The Hippo


May 28, 2020








Meet Katrina Kenison

Water Street Bookstore: 125 Water St., Exeter, Thursday, Nov. 10, at 7 p.m.
Toadstool Bookstore: 12 Depot Square, Peterborough, Saturday, Dec. 3, at 2 p.m.
Contact:; to buy the book, visit

Labor of love
Kenison ditches traditional publishing for Moments

By Kelly Sennott

 It’s probably fair to call Peterborough writer Katrina Kenison a publishing expert. The former Houghton Mifflin Co. employee was the series editor of The Best American Short Stories anthology from 1990 to 2006, and in 2000 was co-editor of The Best American Short Stories of the Century with John Updike. She’s also seen the process from other side — she’s got three books under her belt, all published by Grand Central Publishing, a division of the Hachette Book Group.

But for her latest project, Moments of Seeing: Reflections from an Ordinary Life, Kenison wanted total creative control. She wanted to choose the title, cover art, paper, typeface size and style, in addition to content. So she did.
The book, released Nov. 1, is a collection of essays from her blog, which she started in 2009 at the request of her publisher to promote The Gift of an Ordinary Day: A Mother’s Memoir. At the time she didn’t know what a blog was and felt dubious after her first entry.
“I thought, who’s ever going to find this?” Kenison said via phone last week. 
She needn’t have worried. Readers of her books found her. It helped that her memoirs — which also include Mitten Strings for God: Reflections for Mothers in a Hurry and Magical Journey: An Apprenticeship in Contentment — received rave reviews from prolific writers, like Ann Patchett, and popular magazines, like O: The Oprah Magazine. 
Kenison wrote about children growing up and leaving home, about loss — of friends, family pets — and about midlife changes. Mostly, she wrote about everyday moments. Today she has almost 6,000 subscribers.
“I discovered that I love the essay form. It was so liberating to just get to sit down and, every week, write about what was going on in my life,” Kenison said. “And to my surprise, this community of readers just grew. … The blog became, in a way, almost like an online notebook. And unlike so many other blogs about one specific thing, like gardening, cooking or parenting, mine is just about life as it unfolds.”
Four years ago, she thought about collecting these essays in a book, but her husband beat her to the punch and created 50 copies for her 2012 Christmas present. Kenison dispersed them to friends and family and offered a couple to website readers. Leave comments, she told them, and she’d pick a winner at random. 
“I got hundreds of comments from people saying they wanted to buy it,” Kenison said. “I realized [the essays] really do tell a story about a certain time in a person’s life that’s pretty universal, certainly for mothers. … I wrote about some pretty challenging middle-age losses that everybody I knew had experienced some version of.”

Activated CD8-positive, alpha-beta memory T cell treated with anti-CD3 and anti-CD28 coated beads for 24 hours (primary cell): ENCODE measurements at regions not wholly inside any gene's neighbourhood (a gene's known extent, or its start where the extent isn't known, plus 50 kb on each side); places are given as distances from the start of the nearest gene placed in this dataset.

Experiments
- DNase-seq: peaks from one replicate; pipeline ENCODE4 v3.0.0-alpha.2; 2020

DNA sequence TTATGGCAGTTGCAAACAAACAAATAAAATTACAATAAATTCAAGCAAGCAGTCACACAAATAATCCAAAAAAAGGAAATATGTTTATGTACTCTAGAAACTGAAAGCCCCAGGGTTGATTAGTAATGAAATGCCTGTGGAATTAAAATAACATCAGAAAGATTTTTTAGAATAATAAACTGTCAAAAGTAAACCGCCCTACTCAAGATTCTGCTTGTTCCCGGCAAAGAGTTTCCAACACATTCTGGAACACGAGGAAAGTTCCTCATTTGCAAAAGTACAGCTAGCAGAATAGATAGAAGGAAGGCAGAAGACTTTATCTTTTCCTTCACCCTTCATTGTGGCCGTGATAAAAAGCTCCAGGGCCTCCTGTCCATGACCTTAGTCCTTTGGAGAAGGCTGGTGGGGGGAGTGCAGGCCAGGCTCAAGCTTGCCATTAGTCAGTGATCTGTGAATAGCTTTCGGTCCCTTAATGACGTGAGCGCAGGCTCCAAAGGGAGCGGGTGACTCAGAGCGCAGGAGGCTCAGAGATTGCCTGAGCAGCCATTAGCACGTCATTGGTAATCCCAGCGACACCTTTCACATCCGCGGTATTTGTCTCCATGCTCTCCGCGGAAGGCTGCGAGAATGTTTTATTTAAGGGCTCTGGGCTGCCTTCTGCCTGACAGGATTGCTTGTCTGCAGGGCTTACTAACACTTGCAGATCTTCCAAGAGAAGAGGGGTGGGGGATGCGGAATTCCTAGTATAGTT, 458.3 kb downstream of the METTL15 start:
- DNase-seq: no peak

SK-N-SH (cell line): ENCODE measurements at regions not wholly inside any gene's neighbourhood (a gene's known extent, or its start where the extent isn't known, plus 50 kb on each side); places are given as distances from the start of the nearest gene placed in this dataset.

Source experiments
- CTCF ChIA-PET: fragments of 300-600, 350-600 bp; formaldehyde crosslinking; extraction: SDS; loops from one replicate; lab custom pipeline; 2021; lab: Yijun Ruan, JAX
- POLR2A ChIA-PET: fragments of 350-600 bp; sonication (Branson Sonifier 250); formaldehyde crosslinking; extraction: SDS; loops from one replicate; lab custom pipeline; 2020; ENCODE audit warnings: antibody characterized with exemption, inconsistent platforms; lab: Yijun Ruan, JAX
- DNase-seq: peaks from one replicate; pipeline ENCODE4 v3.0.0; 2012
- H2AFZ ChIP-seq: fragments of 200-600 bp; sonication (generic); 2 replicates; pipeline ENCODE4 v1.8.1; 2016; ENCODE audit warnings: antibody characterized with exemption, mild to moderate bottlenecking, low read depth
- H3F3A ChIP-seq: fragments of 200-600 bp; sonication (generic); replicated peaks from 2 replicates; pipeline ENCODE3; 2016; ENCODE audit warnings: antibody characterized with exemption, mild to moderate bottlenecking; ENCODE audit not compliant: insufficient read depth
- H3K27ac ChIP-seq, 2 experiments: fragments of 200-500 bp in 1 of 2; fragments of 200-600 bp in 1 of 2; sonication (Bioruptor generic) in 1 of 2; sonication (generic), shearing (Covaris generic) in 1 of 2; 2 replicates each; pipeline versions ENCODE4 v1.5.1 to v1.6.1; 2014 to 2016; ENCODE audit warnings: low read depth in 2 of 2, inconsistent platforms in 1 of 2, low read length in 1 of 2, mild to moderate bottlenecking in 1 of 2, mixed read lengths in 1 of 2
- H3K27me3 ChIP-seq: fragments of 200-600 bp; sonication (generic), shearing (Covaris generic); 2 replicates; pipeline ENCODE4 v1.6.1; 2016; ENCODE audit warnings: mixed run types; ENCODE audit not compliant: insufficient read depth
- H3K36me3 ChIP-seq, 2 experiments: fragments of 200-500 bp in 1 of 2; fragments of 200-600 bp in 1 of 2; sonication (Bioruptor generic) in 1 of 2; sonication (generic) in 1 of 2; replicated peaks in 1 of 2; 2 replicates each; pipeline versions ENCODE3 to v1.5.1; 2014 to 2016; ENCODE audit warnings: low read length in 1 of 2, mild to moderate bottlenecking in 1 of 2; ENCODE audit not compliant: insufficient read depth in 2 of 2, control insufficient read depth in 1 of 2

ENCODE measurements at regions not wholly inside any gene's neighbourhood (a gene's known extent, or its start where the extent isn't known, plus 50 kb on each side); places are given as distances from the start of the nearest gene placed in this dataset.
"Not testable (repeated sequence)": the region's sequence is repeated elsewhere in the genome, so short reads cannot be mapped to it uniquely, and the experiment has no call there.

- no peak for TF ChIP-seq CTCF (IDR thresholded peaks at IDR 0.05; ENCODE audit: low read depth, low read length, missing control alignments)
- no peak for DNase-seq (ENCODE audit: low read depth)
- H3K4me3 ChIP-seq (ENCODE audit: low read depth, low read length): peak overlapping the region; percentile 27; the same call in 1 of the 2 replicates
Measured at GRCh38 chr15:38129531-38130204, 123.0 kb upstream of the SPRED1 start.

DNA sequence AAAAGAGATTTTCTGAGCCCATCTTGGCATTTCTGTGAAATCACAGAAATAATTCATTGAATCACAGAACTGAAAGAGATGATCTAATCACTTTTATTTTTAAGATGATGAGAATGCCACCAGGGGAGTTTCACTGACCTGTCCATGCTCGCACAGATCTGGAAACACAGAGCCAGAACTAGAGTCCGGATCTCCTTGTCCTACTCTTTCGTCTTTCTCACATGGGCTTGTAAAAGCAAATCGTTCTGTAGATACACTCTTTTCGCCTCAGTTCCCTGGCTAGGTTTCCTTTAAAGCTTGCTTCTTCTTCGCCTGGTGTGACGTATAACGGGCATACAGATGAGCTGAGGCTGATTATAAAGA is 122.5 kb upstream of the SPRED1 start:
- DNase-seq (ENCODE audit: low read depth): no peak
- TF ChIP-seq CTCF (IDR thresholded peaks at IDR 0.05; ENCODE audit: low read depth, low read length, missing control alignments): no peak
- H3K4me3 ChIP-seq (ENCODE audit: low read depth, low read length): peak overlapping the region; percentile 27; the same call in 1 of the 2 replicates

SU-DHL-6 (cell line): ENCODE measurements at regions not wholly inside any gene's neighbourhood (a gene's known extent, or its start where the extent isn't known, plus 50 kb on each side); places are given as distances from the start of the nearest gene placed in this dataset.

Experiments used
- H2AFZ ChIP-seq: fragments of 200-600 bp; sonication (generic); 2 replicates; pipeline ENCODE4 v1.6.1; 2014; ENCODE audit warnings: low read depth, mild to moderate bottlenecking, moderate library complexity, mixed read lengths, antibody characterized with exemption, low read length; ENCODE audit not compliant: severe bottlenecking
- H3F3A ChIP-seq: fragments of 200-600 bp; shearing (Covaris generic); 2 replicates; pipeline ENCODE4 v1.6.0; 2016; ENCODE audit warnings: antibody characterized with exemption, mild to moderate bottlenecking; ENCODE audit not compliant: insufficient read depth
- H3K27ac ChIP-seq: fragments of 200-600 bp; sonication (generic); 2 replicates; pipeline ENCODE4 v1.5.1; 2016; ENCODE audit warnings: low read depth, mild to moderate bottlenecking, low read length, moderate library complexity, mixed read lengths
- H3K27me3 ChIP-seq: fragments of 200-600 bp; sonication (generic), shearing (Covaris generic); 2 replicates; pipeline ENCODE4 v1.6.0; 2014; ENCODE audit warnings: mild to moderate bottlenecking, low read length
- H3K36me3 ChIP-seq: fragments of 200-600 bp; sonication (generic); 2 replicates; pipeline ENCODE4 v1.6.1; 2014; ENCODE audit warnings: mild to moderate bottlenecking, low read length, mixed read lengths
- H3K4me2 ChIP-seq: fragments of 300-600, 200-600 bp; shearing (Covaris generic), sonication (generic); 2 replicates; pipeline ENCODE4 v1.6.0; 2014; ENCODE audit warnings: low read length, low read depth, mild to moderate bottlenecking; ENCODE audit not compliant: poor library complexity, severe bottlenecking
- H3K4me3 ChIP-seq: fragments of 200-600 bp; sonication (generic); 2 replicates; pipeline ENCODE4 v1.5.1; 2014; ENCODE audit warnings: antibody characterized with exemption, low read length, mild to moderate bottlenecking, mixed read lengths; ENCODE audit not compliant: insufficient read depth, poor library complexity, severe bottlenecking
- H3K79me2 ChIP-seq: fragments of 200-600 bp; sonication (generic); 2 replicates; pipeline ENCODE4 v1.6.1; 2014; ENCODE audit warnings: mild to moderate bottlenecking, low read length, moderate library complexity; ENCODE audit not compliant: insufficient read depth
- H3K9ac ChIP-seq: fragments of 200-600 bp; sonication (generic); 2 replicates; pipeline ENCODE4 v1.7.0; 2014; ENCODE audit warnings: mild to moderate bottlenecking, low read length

While recovering from two hip replacement surgeries last spring, she got her chance to spend more time with these pieces, choosing the ones that best contributed to the narrative. Regular readers might notice an energy in them different from what’s in her memoirs.
“These are even more intimate and more personal because, working on a book, you’re working in hindsight; you’re looking back and you’re writing about things you’ve kind of figured out. But these are very much of the moment,” Kenison said.
Peterborough artist Sue Callihan painted the cover image, her friend Rickie Harvey edited, Kase Printing in Hudson did the printing and Hancock book designer Ellen Klempner-Beguin helped create the perfect balance of beauty and comfort.
“It’s really important to me that this book be a beautiful object, not only that the content be beautiful, but the book itself be physically beautiful. Ellen, the designer, and I spent a couple hours at the Toadstool Bookstore looking at all these beautiful books,” Kenison said. “Even though I was an editor in New York for years and published books with New York publishers, I never got to make these choices before — the type of paper, the cover design. I got complete artistic control.”
Kenison got to make decisions a big publishing house might not.
“We weren’t going for the cheapest price. ... I was out to make the most beautiful book I could,” she said.
It’s a gamble, to publish this way. Writers who work with big companies get advances; this project had up-front costs. It’s also up to her to make it sell. But it’s the kind of work she enjoys, and already she’s sold more than half her first printing of 2,100. 
“The book was a labor of love but also a labor of joy,” Kenison said. 

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